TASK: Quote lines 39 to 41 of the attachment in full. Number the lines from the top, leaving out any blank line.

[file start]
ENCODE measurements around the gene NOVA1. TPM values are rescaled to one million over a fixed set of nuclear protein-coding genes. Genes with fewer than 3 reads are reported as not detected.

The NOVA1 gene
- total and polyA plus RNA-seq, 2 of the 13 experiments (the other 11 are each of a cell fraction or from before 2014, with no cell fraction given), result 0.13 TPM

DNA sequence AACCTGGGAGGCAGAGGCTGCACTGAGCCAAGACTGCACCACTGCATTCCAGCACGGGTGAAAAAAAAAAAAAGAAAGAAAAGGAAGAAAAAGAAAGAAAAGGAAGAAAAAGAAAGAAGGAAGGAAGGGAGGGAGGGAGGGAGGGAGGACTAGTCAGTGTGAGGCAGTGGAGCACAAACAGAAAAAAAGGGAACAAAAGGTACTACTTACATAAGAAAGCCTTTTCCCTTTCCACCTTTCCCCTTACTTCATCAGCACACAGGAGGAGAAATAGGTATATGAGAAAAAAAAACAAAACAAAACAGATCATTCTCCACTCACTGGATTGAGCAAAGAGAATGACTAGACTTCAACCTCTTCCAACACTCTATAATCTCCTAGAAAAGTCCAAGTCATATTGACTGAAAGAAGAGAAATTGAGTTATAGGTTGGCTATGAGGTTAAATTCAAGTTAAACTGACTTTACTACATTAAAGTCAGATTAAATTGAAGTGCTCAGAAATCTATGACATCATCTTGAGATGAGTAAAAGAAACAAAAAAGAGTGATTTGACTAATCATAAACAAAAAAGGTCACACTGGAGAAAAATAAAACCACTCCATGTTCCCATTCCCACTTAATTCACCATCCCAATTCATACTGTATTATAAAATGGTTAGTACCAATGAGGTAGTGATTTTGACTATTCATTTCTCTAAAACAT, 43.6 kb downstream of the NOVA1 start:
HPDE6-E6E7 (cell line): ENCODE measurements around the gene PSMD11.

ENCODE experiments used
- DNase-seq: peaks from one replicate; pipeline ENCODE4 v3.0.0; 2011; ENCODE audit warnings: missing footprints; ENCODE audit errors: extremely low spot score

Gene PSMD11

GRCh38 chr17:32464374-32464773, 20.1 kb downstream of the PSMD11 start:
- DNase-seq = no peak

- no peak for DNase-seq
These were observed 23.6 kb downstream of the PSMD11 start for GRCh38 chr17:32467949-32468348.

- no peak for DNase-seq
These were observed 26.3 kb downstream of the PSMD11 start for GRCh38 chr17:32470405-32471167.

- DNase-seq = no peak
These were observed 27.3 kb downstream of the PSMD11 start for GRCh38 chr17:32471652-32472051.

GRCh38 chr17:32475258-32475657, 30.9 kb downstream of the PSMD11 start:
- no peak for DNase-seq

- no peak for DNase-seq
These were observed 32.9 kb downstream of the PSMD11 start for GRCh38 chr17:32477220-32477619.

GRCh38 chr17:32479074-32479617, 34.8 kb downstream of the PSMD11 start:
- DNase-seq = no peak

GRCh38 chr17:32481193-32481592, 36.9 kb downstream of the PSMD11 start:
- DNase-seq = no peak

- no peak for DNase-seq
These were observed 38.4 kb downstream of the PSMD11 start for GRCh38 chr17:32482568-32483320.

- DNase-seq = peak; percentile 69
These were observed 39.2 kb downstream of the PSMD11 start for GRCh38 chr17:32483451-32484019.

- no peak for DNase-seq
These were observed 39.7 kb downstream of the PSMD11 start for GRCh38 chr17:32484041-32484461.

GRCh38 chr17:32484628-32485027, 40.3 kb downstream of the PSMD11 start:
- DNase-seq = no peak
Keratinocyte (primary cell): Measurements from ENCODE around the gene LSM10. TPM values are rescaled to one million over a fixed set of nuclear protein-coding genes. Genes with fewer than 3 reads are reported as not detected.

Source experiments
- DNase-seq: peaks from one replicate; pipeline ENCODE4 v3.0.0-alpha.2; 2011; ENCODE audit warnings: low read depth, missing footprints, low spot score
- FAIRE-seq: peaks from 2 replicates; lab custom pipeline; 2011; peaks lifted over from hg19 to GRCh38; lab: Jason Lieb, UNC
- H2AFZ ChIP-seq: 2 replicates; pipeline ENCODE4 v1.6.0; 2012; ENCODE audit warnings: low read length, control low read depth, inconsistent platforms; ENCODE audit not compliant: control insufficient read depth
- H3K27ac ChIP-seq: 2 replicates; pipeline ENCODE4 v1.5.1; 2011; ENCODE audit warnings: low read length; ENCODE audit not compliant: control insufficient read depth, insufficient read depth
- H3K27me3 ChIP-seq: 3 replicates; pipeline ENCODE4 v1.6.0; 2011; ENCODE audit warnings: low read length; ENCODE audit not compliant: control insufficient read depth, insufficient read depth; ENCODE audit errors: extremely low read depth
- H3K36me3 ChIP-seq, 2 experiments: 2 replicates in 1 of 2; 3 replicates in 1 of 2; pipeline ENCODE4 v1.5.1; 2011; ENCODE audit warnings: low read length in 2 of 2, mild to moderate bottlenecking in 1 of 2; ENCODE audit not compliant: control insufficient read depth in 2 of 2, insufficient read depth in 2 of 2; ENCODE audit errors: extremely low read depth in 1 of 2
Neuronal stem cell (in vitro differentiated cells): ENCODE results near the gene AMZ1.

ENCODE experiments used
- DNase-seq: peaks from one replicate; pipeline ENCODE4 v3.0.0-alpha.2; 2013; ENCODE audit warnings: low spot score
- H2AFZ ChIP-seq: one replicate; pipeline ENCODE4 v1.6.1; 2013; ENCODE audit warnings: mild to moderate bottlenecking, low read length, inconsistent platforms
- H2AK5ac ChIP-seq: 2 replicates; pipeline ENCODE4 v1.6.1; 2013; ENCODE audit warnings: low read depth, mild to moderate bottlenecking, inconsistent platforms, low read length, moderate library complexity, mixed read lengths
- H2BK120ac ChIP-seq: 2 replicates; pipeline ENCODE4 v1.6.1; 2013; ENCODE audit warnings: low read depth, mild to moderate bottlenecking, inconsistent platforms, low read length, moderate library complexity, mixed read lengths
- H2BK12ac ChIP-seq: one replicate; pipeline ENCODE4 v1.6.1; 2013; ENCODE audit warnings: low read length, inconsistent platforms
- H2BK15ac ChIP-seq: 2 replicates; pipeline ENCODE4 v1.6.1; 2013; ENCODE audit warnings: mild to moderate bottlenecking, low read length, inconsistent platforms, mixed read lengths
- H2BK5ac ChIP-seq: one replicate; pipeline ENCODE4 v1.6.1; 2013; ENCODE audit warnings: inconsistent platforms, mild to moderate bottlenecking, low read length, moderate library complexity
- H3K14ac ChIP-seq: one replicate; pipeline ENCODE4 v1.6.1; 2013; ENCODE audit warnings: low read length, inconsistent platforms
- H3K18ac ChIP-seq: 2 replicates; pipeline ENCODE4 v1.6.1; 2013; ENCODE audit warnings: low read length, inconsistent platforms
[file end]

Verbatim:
- H3K27me3 ChIP-seq: 3 replicates; pipeline ENCODE4 v1.6.0; 2011; ENCODE audit warnings: low read length; ENCODE audit not compliant: control insufficient read depth, insufficient read depth; ENCODE audit errors: extremely low read depth
- H3K36me3 ChIP-seq, 2 experiments: 2 replicates in 1 of 2; 3 replicates in 1 of 2; pipeline ENCODE4 v1.5.1; 2011; ENCODE audit warnings: low read length in 2 of 2, mild to moderate bottlenecking in 1 of 2; ENCODE audit not compliant: control insufficient read depth in 2 of 2, insufficient read depth in 2 of 2; ENCODE audit errors: extremely low read depth in 1 of 2
Neuronal stem cell (in vitro differentiated cells): ENCODE results near the gene AMZ1.